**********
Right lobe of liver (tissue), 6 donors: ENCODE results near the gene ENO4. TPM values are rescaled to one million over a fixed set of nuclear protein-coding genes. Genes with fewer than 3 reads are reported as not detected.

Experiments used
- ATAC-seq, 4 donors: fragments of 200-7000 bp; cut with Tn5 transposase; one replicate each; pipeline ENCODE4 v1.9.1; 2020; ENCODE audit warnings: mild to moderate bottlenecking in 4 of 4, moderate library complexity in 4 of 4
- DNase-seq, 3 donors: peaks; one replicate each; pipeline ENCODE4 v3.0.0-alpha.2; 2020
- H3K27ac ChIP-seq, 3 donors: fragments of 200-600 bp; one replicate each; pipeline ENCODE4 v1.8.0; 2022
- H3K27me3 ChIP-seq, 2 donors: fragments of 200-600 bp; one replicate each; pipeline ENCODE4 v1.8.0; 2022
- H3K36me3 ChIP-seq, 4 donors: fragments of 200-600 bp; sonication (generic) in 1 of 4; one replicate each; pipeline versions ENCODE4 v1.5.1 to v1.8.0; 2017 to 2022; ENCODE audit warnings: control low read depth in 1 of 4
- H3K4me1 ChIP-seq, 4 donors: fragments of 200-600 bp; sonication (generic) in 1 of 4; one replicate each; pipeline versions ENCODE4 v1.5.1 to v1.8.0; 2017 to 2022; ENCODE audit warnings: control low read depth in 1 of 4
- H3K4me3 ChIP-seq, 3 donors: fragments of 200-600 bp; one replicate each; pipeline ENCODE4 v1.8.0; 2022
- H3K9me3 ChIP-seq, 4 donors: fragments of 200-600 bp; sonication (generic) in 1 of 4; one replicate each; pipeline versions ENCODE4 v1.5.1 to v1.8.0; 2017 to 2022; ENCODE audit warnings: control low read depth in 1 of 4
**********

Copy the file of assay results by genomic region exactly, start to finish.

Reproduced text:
Right lobe of liver (tissue), 6 donors: ENCODE results near the gene ENO4. TPM values are rescaled to one million over a fixed set of nuclear protein-coding genes. Genes with fewer than 3 reads are reported as not detected.

Experiments used
- ATAC-seq, 4 donors: fragments of 200-7000 bp; cut with Tn5 transposase; one replicate each; pipeline ENCODE4 v1.9.1; 2020; ENCODE audit warnings: mild to moderate bottlenecking in 4 of 4, moderate library complexity in 4 of 4
- DNase-seq, 3 donors: peaks; one replicate each; pipeline ENCODE4 v3.0.0-alpha.2; 2020
- H3K27ac ChIP-seq, 3 donors: fragments of 200-600 bp; one replicate each; pipeline ENCODE4 v1.8.0; 2022
- H3K27me3 ChIP-seq, 2 donors: fragments of 200-600 bp; one replicate each; pipeline ENCODE4 v1.8.0; 2022
- H3K36me3 ChIP-seq, 4 donors: fragments of 200-600 bp; sonication (generic) in 1 of 4; one replicate each; pipeline versions ENCODE4 v1.5.1 to v1.8.0; 2017 to 2022; ENCODE audit warnings: control low read depth in 1 of 4
- H3K4me1 ChIP-seq, 4 donors: fragments of 200-600 bp; sonication (generic) in 1 of 4; one replicate each; pipeline versions ENCODE4 v1.5.1 to v1.8.0; 2017 to 2022; ENCODE audit warnings: control low read depth in 1 of 4
- H3K4me3 ChIP-seq, 3 donors: fragments of 200-600 bp; one replicate each; pipeline ENCODE4 v1.8.0; 2022
- H3K9me3 ChIP-seq, 4 donors: fragments of 200-600 bp; sonication (generic) in 1 of 4; one replicate each; pipeline versions ENCODE4 v1.5.1 to v1.8.0; 2017 to 2022; ENCODE audit warnings: control low read depth in 1 of 4